Opera House dedicated, Feb. 22, 1890


By Rosemary Anderson - Plain City Times



The International Order of Odd Fellows Opera House is seen in the background of this 1900 photo of the Plain City depot, right, and the Moulton Wireless Umbrella factory, left.


Contributed photos

The Opera House following the cyclone of June 1912. Most of the roof ended up on South Chillicothe Street. This was number 10 in town photographer Henry Wenzel’s series of post cyclone photos.


Contributed photos

In the last 20 years of the 19th century, Plain City was a growing community. Along with overall population growth came increased school attendance, more clubs and organizations, and a greater awareness of and desire to see the many touring companies and programs that were becoming part of the nation’s life. The churches in town could host some gatherings, and in good weather tents could be set up on the Commons (where the water tower now stands) or in the park, but there was general agreement that the town needed a larger indoor venue.

The International Order of Odd Fellows (I.O.O.F.) was a fraternal group founded in 1850. The local lodge was organized in 1852. By 1883 the lodge had 80 members and met in rooms on the third floor of the McCune Block. The building still stands on the northwest corner of West Main and North Chillicothe streets. In that year, the Plain City lodge of its offshoot organization, the Knights of Pythias, was organized. Both groups had active women’s auxiliaries, the Rebekahs (I.O.O.F.) and the Pythian Sisters (Knights of Pythias). By the late 1880s the groups were in serious need of a larger meeting space, and the decision was made to erect a building that would serve not just their own needs but the towns as well.

The Opera House was built at 230 Gay St. on the north side of Sweeney Run. Its proximity to the railroad was intended to make access easier for traveling shows, which it did, but it also had the unfortunate effect of sometimes bringing programs to a temporary halt due to the noise of trains passing by.

The building was 70 by 100 feet, with three stories. The auditorium on the first floor was 70 by 70 feet with a stage and gallery and could seat 800 people. Lodge meeting rooms were on the second floor in an area 30 by 60 feet. The third floor was mainly used for storage. It was the largest and most expensive building in town, costing $30,000.

On the Saturday of the dedication, special trains brought visitors and dignitaries into town. There was a large dinner followed by a grand parade and the dedication ceremonies.

The Opera House quickly became the center of town activities. In 1891, a Farmers Institute was organized there and was held annually at least through 1904. An advertisement from November of 1905 announces the opening of a roller skating rink to be available Wednesday and Friday nights from 7-10:30 p.m. during the winter. Graduations, Plain City School Alumni Association banquets and many other large community gatherings were scheduled there.

Traveling shows of all descriptions were also popular. The Harry Shannon Players, the Trelligan Players and the Kickapoo Indian Medicine company all appeared at the Opera House. It was also the site for traveling evangelists. The Historical Society has a yellowed newspaper clipping from around 1910 which details the “Union Evangelistic meetings” being held under the leadership of Rev. Milford H. Lyon. It notes that “one of the side rooms at the Opera House will be kept warmed for the use of mothers and babies.” There is also the request that the ladies “remove their hats for the sake of the people on the back rows.”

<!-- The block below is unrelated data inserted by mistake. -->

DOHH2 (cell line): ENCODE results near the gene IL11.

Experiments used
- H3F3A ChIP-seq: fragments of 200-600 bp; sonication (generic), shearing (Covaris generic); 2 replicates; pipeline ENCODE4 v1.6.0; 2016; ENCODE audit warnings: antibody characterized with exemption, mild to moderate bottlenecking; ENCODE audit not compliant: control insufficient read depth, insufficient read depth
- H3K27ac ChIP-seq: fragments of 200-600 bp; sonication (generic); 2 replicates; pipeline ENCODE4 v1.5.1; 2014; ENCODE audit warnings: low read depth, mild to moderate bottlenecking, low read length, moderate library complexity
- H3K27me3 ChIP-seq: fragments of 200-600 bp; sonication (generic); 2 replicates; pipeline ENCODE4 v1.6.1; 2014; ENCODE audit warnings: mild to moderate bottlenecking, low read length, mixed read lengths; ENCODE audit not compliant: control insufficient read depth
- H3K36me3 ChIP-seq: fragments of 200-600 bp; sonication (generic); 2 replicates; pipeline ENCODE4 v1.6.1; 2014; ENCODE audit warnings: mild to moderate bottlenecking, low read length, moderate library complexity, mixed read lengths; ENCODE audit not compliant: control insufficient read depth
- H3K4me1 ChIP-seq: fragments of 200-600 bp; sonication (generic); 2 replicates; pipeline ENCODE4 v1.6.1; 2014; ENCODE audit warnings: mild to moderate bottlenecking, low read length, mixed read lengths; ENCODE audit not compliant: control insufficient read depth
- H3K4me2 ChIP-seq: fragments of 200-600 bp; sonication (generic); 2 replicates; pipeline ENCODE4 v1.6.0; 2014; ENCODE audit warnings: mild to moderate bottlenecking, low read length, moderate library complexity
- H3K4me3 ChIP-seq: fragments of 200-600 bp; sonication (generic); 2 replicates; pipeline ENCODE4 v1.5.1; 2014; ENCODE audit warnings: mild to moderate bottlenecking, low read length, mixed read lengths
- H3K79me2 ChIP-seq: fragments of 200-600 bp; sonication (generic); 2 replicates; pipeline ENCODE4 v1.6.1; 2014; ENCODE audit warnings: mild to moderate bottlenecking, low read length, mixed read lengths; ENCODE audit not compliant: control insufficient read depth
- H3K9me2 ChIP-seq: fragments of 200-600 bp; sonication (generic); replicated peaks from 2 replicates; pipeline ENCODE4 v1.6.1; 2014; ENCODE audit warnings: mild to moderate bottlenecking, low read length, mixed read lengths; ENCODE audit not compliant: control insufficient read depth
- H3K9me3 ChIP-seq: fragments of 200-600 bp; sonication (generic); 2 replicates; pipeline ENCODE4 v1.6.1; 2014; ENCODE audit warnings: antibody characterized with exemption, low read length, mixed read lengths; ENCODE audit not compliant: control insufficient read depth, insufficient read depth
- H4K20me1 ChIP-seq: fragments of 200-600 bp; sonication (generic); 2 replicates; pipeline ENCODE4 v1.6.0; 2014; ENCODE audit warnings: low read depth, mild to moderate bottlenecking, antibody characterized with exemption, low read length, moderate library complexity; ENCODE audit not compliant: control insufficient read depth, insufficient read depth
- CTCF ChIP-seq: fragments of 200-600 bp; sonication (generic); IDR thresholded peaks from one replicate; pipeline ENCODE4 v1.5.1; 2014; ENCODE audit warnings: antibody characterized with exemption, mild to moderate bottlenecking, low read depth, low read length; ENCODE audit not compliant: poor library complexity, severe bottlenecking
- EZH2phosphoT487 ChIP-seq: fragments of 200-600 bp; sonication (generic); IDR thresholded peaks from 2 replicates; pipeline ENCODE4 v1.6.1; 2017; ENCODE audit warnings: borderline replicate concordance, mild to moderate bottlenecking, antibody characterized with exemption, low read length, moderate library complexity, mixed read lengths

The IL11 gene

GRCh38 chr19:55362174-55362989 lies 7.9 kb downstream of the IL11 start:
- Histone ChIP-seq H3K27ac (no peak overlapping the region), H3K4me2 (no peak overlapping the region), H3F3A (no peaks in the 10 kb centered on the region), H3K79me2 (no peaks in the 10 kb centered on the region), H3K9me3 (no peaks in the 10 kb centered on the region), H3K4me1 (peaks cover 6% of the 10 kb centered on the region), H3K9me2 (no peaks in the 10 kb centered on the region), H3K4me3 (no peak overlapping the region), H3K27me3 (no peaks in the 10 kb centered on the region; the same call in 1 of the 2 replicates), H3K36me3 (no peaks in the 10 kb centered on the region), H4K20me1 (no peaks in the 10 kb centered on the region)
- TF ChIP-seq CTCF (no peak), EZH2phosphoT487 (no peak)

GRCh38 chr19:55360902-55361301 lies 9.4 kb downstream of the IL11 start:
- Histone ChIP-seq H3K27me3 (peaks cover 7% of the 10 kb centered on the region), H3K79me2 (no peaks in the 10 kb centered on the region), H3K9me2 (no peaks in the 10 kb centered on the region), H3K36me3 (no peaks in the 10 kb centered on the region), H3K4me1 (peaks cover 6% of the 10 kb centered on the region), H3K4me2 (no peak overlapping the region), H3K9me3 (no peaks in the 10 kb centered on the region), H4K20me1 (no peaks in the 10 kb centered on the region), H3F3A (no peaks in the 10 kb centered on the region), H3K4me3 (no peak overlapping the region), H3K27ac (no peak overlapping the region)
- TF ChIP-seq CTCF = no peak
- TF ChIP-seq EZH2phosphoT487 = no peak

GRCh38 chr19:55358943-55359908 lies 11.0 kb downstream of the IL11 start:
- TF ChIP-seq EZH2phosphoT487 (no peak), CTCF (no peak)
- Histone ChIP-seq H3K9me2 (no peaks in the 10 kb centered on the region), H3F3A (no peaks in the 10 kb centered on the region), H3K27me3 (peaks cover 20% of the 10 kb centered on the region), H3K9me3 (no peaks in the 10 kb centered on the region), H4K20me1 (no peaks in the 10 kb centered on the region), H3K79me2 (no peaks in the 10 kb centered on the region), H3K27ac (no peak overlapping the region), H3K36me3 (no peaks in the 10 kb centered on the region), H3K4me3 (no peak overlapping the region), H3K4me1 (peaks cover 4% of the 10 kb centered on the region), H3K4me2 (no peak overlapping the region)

The Opera House became the regular site for Al G. Field’s minstrel shows to conduct their pre-season rehearsals. Elsie Janis, who became known as the “singing sweetheart of World War I,” started her career here.

In 1906, Dexter Ketch, a local businessman, purchased the first floor. The lodges retained their meeting rooms on the second floor. The cyclone of June 1912 did serious damage to the building, with most of its roof ending up on South Chillicothe Street. That marked the end of the building’s use as a community meeting space, although Mr. Ketch continued to use it for his furniture and undertaking business. In the early 1940s it was purchased by Jonah Gingrich and Eli Nissley, who had the second floor removed. It was later owned by Parker Adkins who used it as a farm implement dealership, before being demolished in the late 1980s. The building which now houses Plain City Fitness is on part of the footprint of the Opera House.

https://www.plaincity-advocate.com/wp-content/uploads/sites/31/2018/02/web1_PlainCityHistoricalSocietylogobw-3.jpeg

The International Order of Odd Fellows Opera House is seen in the background of this 1900 photo of the Plain City depot, right, and the Moulton Wireless Umbrella factory, left.
https://www.plaincity-advocate.com/wp-content/uploads/sites/31/2018/02/web1_OperaHouse1900picbw.jpegThe International Order of Odd Fellows Opera House is seen in the background of this 1900 photo of the Plain City depot, right, and the Moulton Wireless Umbrella factory, left. Contributed photos

The Opera House following the cyclone of June 1912. Most of the roof ended up on South Chillicothe Street. This was number 10 in town photographer Henry Wenzel’s series of post cyclone photos.
https://www.plaincity-advocate.com/wp-content/uploads/sites/31/2018/02/web1_OperaHouse1912picbw.jpegThe Opera House following the cyclone of June 1912. Most of the roof ended up on South Chillicothe Street. This was number 10 in town photographer Henry Wenzel’s series of post cyclone photos. Contributed photos

By Rosemary Anderson

Plain City Times

Rosemary Anderson is the vice president of the Plain City Historical Society.

Rosemary Anderson is the vice president of the Plain City Historical Society.

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